The low carbon pact proposed between the UK and India may well be the first of many such technology agreements.
Commenting on the plans outlined yesterday to forge an alliance between the two countries to work on cleaner technologies, Dr Samuel Frankhauser, principal research fellow at the Grantham Research Institute on Climate Change and the Environment at the London School of Economics, said it was very important that the UK teamed up with emerging economies like India. But he added that the announcement from business heavyweights such as Sir Stuart Rose must be followed up with real action if it is to be effective.
He explained: “This is a positive thing for the UK – it wants to be a leader in low carbon technologies and so if needs to cultivate the export market. There’s clearly potential, there’s a lot of interaction between India and the UK, there’s a kind of cultural affinity there.”
Yesterday's call for a “low carbon collaboration” between the UK and India came in a report from the UK-India Business Leaders Climate Group (BLCG).
BLCG members said they wanted closer trade ties on green technologies with the aim of boosting economic growth as well as cutting carbon emissions. They added that it was the first time business leaders had come together to look at the practical steps necessary to deliver a low carbon economy.
The report included a new Charter of Principles as well as “practical ways that India and the UK can work together to unlock a new era of green growth and economic collaboration”.
Member companies want to see a faster shift to a low carbon economy – taking advantage of “significant opportunities” in areas such as clean energy, low carbon technology and energy efficiency. The companies behind BLCG are collectively valued at more than £200 billion, which should help their case. As should the fact that the group is led by M&S chairman Sir Stuart and Rajan Bharti Mittal, MD of Bharti Enterprises.
The announcement followed reports that the UK and India could more than double their bilateral commerce to $24 billion (£15 billion) in the next five years. A survey by Ficci-Grant Thornton revealed this would be achieved by upping trade and investment co-operation in areas such as IT, science and energy.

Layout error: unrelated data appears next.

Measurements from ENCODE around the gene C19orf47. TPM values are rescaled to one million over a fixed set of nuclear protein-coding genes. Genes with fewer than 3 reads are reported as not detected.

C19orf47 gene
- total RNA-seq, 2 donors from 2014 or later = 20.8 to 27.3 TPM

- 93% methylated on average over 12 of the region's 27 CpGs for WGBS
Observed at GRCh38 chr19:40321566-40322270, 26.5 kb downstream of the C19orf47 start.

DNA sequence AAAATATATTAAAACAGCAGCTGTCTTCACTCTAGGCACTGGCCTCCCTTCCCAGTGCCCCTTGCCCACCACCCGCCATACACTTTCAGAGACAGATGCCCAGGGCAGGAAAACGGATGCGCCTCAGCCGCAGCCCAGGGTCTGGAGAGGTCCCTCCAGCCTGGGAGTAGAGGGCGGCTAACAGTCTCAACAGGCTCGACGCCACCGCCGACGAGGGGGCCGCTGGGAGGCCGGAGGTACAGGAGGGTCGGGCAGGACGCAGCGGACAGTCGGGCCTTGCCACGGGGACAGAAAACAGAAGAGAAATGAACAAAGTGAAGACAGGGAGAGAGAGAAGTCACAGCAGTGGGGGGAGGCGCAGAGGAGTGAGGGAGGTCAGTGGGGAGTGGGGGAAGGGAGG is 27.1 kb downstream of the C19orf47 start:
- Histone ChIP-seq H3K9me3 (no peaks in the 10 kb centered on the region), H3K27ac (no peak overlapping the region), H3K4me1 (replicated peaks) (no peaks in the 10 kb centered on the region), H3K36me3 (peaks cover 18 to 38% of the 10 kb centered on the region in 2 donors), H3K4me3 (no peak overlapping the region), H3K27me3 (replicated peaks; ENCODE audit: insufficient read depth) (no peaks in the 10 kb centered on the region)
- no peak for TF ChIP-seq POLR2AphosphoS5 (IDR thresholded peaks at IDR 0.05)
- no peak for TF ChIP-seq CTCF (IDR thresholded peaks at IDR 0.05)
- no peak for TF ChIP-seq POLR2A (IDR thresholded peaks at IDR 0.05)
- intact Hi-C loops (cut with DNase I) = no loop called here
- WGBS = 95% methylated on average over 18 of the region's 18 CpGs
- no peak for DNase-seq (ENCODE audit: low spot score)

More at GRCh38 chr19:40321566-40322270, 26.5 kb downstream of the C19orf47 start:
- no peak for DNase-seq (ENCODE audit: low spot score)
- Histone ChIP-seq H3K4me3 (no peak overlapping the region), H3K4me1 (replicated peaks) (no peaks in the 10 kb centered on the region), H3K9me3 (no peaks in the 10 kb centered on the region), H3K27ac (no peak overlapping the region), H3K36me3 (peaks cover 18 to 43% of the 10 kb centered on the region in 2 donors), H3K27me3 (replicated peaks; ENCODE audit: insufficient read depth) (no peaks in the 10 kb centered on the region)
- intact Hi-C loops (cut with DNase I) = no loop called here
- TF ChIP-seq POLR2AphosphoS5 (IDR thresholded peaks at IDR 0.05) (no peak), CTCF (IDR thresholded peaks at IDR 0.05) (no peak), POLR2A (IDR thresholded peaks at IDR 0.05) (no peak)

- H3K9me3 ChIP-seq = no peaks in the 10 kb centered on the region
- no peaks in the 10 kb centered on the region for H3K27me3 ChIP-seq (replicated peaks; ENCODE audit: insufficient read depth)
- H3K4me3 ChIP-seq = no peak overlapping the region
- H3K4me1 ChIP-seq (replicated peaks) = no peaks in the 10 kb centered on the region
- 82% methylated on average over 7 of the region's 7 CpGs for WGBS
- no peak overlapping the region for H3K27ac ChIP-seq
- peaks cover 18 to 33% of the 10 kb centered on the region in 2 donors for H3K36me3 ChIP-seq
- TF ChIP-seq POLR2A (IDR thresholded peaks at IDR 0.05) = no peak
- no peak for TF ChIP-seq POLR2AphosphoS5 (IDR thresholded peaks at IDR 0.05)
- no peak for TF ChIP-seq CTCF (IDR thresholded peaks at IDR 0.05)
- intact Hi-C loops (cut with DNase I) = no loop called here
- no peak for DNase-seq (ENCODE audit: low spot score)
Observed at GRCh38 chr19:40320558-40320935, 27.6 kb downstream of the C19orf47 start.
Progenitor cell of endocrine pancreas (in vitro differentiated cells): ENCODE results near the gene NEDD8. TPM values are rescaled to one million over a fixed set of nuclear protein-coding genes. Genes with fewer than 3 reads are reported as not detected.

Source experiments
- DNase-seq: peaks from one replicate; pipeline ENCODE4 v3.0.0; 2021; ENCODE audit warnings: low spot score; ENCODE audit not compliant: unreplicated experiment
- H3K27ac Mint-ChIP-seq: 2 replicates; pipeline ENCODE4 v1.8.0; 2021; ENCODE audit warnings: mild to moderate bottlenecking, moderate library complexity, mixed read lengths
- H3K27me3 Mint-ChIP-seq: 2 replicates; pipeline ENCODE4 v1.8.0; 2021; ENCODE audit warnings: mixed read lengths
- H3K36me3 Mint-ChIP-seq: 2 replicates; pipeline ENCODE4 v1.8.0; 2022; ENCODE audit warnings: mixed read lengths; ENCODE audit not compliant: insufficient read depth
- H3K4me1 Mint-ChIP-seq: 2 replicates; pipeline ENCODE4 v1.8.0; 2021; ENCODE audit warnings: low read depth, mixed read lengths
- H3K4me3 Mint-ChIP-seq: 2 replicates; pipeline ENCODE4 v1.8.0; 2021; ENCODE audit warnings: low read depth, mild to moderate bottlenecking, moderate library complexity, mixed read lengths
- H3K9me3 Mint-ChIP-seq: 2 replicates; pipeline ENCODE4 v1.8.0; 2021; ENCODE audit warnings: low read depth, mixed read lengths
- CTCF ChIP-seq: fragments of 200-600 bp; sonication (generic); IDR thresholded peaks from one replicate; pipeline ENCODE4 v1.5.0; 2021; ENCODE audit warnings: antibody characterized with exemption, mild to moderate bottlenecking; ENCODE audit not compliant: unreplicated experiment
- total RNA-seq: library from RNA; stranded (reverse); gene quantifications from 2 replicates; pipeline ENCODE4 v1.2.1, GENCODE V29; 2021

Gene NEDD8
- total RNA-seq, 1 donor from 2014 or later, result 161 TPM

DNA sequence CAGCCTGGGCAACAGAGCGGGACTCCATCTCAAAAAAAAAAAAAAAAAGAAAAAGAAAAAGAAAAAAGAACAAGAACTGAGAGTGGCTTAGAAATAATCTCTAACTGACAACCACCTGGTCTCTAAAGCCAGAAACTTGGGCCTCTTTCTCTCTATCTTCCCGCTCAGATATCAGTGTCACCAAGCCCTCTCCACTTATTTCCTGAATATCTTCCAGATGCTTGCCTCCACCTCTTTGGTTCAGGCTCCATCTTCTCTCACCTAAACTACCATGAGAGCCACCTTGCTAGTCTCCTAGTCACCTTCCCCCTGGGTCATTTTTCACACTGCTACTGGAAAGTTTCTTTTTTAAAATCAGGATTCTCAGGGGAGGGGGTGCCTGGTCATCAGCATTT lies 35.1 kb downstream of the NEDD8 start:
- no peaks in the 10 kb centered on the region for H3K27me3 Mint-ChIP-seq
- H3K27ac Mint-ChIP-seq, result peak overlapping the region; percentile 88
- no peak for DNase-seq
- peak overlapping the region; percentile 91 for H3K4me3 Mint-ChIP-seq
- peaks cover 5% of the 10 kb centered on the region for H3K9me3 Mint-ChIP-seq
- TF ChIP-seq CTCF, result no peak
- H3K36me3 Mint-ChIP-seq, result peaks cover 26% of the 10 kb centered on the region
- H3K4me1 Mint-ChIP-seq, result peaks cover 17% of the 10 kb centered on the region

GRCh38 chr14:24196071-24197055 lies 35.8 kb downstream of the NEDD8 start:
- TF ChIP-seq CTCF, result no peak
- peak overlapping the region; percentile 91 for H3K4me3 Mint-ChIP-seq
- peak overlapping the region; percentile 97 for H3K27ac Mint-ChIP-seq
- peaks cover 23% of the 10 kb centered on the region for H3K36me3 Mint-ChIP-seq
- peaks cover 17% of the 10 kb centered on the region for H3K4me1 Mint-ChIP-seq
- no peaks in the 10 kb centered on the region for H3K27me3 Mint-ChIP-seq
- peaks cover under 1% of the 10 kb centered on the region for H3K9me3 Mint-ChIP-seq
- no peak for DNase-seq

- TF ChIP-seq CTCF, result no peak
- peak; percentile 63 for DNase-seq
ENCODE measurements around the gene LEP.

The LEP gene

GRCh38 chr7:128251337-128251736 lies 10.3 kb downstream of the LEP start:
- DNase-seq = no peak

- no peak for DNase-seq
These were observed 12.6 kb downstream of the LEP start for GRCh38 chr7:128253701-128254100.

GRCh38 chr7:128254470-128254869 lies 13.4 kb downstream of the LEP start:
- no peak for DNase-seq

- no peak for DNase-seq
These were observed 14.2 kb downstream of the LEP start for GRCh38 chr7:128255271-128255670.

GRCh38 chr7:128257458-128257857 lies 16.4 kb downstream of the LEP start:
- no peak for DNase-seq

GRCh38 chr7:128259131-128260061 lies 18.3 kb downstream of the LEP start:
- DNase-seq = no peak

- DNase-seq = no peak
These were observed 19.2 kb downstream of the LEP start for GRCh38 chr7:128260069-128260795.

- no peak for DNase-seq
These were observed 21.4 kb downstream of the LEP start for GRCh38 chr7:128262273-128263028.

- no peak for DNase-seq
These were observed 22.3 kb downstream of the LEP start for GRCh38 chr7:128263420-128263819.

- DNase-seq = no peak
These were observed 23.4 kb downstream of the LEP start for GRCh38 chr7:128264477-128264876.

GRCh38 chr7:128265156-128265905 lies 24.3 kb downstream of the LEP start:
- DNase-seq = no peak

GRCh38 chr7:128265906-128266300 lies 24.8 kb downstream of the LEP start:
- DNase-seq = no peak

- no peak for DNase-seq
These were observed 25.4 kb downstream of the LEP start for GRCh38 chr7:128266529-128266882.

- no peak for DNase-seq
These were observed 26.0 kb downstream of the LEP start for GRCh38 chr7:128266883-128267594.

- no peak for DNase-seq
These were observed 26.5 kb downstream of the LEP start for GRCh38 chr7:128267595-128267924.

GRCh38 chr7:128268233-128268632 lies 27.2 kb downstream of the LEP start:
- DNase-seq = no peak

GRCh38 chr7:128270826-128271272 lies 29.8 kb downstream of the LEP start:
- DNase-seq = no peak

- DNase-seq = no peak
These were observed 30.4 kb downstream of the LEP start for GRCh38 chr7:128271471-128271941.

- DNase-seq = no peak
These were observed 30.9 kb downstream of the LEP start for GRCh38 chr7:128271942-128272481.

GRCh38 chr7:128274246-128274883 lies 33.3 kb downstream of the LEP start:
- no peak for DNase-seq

BLCG, which was set up by David Cameron when he was still in opposition, recommended the following be implemented immediately:
• An online Clean Technology Development Directory of early stage Indian technologies across a range of sectors to give information to prospective UK investors.
• A Low Carbon Capital Manual “providing technical information on the financial tools, and the methods for creating them, for raising capital and increasing public private investment in low carbon projects in India”.
• A Low Carbon Economy Summit to be held in India next year. This will bring together the “private equity/venture capital community in the UK with the technology innovators of India”.
The group also wants to get rid of barriers to capital flows to stimulate investment in the low carbon economy and joint R&D programmes as well as a skills exchange.
The British government has been very keen to improve relations with emerging economies such as India and China, with the PM visiting both countries in the past few months.
Meanwhile, India has called for developed nations to make green technology available to developing countries free of charge.
Dr Frankhauser said the BLCG report was a step in the right direction but warned that it was “the stuff that happens underneath it that really matters”.
He added: “There’s potential in it, it may well be effective. This idea just depends on whether somebody is willing to grab it and run with it. Working level firms from one country need to work with firms from another country. The Summit and these other proposals are ways of facilitating this.
“The UK needs exports and India needs technology development. But the medium and long-term, the UK needs India more than India needs the UK.”
Dr Frankhauser said he hoped this would be the first of many such agreements, adding that similar pacts in the future would point towards China and Brazil. He said: “David Cameron was in India shortly before he was in China. I'm sure he said some very similar things while he was there. We’ve heard some positive noises about China in relation to David Cameron’s visit there.”